My goodness.  The sharpness of grief is still strong reliving some of these memories.  But there is beauty in the pain.  A loving family, tons of good food. Humor, love, jokes, and the list goes on.  Such an unfathomable blessing. 

I might sound like I’m getting bossy again- I do that- oldest child,  right? But also tell your family what you love about the traditions you have.  Maybe you skip the turkey and go right for delivery food (Props to you, because that is so smart.  Hello lack of dishes?).  Maybe you have a formal 10-course dinner with the fancy place settings (Again, what an amazing amount of dedication to celebrating!  I also picture lit tapers and golden glowing lights, the whole nine yards.).  Are you like us where it is somewhere in between?  Crammed around a table with nice linens, trying to suck in your over-full bellies past the chairs to get another serving of turkey and pie. Kids sometimes crying, sometimes eating, or throwing their food.  No one clamoring to help with dishes, but it getting done anyways.  Or forgetting the salad in the fridge until afterwards?  No?  Okay, me either.  Messy, but perfect.  Family. 

Take that moment to breathe, mentally capture that memory, and share it with your family.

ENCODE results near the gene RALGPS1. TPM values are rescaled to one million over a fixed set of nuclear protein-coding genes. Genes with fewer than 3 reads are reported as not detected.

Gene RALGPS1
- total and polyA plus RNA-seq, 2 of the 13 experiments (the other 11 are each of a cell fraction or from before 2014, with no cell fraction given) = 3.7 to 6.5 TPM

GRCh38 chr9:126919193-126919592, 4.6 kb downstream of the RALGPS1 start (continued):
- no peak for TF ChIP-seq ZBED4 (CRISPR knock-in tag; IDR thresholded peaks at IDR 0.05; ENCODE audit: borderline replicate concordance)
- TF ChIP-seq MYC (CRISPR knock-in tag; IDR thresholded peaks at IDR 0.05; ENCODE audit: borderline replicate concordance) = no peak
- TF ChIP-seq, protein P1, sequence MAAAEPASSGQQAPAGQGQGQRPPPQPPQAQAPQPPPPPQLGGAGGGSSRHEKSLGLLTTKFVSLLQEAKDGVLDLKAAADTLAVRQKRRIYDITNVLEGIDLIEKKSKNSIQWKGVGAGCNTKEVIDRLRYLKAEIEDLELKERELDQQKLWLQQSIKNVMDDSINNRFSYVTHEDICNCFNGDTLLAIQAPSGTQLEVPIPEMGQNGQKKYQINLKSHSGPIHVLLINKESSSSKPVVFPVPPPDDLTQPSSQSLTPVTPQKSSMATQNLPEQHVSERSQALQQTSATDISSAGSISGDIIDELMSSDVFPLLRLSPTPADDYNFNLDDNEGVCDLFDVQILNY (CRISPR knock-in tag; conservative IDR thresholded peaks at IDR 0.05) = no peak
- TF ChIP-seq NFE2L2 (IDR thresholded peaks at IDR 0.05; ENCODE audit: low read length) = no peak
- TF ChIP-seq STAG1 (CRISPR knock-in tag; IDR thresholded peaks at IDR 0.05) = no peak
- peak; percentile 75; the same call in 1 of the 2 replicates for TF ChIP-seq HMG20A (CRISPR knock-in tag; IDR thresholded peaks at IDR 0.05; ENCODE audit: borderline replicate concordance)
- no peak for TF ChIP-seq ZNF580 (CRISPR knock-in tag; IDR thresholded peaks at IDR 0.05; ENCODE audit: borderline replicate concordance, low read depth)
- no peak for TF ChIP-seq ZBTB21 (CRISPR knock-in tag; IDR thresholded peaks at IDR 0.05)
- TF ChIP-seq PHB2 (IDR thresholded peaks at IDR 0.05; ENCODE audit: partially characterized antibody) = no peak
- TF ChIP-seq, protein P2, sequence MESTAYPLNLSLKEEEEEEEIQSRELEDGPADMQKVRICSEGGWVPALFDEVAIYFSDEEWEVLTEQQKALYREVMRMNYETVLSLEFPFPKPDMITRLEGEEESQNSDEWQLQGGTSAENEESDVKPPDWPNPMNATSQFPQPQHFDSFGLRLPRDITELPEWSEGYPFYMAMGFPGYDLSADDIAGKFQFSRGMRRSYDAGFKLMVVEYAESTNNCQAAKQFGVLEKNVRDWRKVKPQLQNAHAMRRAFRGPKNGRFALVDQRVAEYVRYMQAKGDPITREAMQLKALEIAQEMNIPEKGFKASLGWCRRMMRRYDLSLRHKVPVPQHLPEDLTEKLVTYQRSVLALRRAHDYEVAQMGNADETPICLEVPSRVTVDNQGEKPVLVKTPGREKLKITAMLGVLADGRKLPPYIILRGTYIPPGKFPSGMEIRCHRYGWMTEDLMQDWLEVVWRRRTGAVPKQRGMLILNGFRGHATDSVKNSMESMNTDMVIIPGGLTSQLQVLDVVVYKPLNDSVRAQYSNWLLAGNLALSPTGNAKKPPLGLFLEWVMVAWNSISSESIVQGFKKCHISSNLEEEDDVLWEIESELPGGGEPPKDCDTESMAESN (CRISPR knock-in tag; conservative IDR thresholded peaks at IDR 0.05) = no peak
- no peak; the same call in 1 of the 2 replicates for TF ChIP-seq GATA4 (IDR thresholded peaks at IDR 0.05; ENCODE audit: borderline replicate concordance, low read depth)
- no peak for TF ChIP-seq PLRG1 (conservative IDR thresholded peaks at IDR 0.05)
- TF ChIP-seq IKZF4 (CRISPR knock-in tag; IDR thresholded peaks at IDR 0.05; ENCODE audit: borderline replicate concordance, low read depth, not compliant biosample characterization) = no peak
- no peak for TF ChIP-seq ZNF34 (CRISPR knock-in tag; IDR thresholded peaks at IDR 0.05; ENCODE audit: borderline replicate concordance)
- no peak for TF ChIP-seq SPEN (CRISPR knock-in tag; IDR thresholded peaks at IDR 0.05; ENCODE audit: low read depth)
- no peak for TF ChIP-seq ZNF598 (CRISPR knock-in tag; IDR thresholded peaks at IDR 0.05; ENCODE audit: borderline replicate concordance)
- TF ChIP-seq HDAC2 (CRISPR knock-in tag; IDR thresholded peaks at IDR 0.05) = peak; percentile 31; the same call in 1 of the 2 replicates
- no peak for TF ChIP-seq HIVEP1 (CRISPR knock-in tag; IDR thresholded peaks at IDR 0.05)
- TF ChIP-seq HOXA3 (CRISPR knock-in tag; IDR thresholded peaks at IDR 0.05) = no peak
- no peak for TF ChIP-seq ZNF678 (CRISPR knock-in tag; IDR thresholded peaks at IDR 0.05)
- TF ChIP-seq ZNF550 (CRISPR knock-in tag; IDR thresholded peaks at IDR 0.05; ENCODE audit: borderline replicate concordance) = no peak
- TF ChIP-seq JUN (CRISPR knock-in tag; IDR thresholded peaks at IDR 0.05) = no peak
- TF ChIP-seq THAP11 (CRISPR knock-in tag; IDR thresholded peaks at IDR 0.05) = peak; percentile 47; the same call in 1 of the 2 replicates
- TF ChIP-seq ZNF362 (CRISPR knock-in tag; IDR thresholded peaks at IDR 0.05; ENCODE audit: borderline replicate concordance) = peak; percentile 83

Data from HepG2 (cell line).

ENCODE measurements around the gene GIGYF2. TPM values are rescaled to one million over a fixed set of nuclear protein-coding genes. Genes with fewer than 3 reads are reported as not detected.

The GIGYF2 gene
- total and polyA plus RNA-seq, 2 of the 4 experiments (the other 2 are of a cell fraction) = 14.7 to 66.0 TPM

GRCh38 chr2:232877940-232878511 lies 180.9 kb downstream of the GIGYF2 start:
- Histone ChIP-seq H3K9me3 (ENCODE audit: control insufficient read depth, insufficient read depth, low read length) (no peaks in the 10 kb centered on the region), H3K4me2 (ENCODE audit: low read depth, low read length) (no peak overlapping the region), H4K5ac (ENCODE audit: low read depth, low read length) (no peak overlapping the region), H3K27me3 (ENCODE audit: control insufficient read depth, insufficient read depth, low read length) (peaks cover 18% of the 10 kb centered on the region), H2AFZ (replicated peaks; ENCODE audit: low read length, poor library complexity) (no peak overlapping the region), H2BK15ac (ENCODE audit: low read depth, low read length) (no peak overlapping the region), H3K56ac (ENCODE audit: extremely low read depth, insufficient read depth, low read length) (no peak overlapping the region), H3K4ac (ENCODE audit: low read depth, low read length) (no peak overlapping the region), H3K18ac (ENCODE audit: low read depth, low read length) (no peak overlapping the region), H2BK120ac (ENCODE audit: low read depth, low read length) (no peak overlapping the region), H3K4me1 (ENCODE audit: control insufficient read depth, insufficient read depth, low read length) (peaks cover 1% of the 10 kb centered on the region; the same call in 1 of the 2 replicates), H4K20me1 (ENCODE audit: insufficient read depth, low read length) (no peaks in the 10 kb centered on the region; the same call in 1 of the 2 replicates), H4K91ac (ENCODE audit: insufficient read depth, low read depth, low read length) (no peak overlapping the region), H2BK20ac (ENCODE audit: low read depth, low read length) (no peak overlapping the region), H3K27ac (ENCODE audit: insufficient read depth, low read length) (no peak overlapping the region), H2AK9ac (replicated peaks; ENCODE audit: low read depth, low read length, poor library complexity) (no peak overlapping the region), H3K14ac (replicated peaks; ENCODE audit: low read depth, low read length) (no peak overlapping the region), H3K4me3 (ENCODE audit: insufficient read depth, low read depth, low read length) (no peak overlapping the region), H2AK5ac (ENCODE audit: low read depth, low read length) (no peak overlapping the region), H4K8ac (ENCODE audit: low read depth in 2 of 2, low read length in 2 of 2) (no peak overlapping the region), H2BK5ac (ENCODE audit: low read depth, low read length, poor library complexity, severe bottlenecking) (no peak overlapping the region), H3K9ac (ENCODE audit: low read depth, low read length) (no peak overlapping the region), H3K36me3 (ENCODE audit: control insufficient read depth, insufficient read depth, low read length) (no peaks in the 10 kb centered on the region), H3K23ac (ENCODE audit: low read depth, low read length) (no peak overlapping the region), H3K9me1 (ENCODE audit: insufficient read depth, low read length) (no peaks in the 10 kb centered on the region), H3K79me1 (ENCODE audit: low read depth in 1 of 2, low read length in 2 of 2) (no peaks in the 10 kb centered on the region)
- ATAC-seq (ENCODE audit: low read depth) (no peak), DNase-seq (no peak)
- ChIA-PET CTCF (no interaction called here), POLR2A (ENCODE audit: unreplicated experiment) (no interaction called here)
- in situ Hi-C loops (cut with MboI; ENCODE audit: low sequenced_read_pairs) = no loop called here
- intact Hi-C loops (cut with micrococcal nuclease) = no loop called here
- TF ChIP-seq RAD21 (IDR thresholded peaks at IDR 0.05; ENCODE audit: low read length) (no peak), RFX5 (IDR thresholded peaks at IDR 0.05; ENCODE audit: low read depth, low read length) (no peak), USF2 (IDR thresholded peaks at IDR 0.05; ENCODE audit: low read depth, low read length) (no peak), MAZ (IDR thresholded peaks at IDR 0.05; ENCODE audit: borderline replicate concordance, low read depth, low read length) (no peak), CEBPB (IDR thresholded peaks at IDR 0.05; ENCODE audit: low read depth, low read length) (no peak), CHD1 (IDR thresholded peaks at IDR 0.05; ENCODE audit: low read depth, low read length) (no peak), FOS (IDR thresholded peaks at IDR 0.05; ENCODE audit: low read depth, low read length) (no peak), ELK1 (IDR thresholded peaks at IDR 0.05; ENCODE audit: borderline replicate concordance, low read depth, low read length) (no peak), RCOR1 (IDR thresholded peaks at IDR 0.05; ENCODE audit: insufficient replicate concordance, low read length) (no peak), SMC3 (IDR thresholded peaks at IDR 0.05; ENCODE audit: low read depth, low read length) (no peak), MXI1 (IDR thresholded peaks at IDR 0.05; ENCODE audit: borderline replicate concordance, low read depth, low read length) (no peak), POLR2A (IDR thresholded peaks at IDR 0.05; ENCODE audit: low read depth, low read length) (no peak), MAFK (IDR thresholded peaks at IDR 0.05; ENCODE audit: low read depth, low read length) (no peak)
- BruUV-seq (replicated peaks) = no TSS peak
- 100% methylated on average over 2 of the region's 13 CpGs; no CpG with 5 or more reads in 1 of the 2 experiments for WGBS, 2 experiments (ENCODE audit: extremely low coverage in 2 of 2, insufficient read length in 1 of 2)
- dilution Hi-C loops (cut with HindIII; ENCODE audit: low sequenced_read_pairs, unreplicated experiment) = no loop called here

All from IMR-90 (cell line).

Happy Thanksgiving!

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Alyssa Holmstrom
Creative, always pondering and thinking, Alyssa Holmstrom loves the beautiful landscape Duluth has to offer. Reading a book, walking her beloved dog, cooking, or spending time with her strong and loving husband of six years, Todd are favorite pastimes of Alyssa's. Alyssa loves spending time with her friends. Her friends are so very important: making them laugh and drinking lots of coffee are her favorite ways to unwind! They are a true gift and bring much joy to her life! Walking together through infertility and adoption, they are enjoying their 2.5 year old toddler, and expecting another child early 2019.


  1. *hugs* So sorry about your Grandpa. I’m glad you have such lovely memories of him. I didn’t know my grandfather very well before he passed away, and I feel this little pang of not belonging when my cousins go on and on about how wonderful he was, so keep telling those stories. It’ll help the kids in the family feel connected to him.

    And judge you for the canned cranberry sauce? My goodness, cutting into that red jelly-like substance in that wonderful can shape is the whole reason I put cranberry sauce on my plate. I don’t know why, but I’ve always loved the way that canned stuff separates under my fork, the symmetry in the can-sculpted rings. I cut the round slice like a little pizza. It just makes me happy for some reason. ^_^

  2. Thanks, Alyssa. I know how you loved your grandpa. I’m glad I had the opportunity to meet him..sitting at the same table at your wedding reception. He was a very gracious man…and dignified looking and acting…and wise and perceptive. I will have to remember to have a can of cranberries on our TG table (in addition to Granny Hill’s cranberry frappe) every year.